At around 9:30 am, Friday, a “fatal crash” that also sent an 11-year-old boy to an area hospital with life-threatening injuries happened near North Lamar High School.
North Lamar High School and the City of Paris police department were the first to the scene of the crash between a late-model Honda Fit and an older Lincoln Town Car that claimed the life of a high school senior and caused the injured boy to be airlifted to a hospital by Airevac.
Within seconds of the police arriving, the area was swarming with personnel from ambulances, fire trucks from both Paris and Reno and a Fry-Gibbs hearse. Whitaker’s Towing showed up to tow away the wrecked vehicles.
“We have a pulse,” shouted one of the EMT personnel as she hovered over the child who was bruised, bloody and unconscious.
The names of the victims are being held pending notification of the parents, but one witness saw a woman run, screaming toward the scene. Other witnesses to the crash said it was horrific.
The fatality in the crash was a passenger in the Lincoln, which turned out in front of the Honda, police said.
The driver of the Lincoln, another high school senior, appeared to be inebriated and was given a field sobriety test by Paris police officer Samuel Flores, then arrested and taken to jail.
Around 250 people, all juniors and seniors, saw the aftermath of the crash, but none were questioned by police.
That is because It was all part of a mock accident production staged by area emergency personnel to stress to the students the importance of making the right decisions as they celebrate transitioning to college or the workforce.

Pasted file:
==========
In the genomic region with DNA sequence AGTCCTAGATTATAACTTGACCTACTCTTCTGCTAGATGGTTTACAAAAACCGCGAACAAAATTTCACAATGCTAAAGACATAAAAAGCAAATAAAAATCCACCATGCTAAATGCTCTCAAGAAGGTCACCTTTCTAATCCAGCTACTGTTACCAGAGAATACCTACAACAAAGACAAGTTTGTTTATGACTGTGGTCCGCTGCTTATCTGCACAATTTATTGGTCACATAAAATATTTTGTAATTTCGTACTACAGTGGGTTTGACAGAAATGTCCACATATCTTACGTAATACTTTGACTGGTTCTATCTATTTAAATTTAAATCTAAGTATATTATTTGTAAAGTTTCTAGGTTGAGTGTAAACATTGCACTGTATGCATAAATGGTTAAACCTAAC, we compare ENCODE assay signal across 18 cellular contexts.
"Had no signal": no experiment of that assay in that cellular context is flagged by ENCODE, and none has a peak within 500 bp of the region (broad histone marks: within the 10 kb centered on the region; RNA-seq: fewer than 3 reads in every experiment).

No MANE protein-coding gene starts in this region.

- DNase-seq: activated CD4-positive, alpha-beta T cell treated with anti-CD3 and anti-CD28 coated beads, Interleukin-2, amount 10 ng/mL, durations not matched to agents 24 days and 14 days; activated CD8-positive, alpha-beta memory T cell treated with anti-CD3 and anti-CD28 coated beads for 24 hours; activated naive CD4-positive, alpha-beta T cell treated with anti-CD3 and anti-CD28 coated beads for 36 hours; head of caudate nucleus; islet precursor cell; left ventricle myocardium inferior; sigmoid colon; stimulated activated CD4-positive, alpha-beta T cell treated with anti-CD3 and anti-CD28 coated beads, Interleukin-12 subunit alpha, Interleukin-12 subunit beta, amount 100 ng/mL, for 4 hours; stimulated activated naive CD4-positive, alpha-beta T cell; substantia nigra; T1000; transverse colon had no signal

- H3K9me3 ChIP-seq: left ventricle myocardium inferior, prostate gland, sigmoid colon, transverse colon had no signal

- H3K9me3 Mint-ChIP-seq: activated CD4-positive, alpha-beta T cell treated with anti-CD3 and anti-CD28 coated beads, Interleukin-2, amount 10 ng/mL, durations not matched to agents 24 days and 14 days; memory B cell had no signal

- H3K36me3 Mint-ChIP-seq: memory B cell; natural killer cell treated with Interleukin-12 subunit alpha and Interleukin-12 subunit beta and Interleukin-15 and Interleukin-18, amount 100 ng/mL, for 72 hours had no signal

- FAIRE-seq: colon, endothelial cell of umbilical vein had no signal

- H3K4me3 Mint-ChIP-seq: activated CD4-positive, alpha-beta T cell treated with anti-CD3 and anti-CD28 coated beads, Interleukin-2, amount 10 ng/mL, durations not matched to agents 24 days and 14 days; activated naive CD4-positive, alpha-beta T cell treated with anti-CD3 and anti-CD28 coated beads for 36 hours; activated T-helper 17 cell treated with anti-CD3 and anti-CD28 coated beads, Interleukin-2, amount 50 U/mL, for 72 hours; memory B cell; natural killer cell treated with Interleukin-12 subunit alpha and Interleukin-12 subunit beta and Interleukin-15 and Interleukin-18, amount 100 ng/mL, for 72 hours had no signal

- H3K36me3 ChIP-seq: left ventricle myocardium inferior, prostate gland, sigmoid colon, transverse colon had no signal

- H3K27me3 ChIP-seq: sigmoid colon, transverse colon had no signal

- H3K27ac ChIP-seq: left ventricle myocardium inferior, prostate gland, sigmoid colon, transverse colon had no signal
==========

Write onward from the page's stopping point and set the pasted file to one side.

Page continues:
“As you look ahead to graduation parties this is an unfortunate reality of poor choices young people can make,” said Mark Keith, the North Lamar principal. “I want you to think about this because we want you to be on this planet for a long time. Your parents want you to, too.
“Think about this when you attend parties,” he said. “Your decisions affect not just you, but a multitude of people.”
Chad Graves, of the Paris Fire Department, helped plan the day’s lesson.
“It was a dramatization of what could unfortunately happen,” he said. “It was to remind the kids of the consequences of drunken driving or distracted driving.”
This was the first mock accident production in the county since 2019 when Covid-19 shut down large gatherings, he said.
The last mock accident dramatization at North Lamar was in 2018, said school district nurse Justine Wideman, who helped students prepare for their roles in the “crash scene.”
“It went as planned,” she said.
The high school students who were involved in setting the scene were most all theater students at North Lamar, said Jillian Jones, a senior who played the role of the girl in the body bag.
“They told me my role was the dead girl and I just improv-ed it from there,” said Jones, who was in the state-title winning North Lamar one-act play.
Manning Fuller, 11, who is a fifth-grade student at Bailey Intermediate and son of North Lamar Assistant Principal Patrick Fuller, played the child taken to the hospital.
“I was thrown out of the back seat window and was unconscious,” he said of his role in the mock accident production. “They told me to lay on the ground in an uncomfortable position.”
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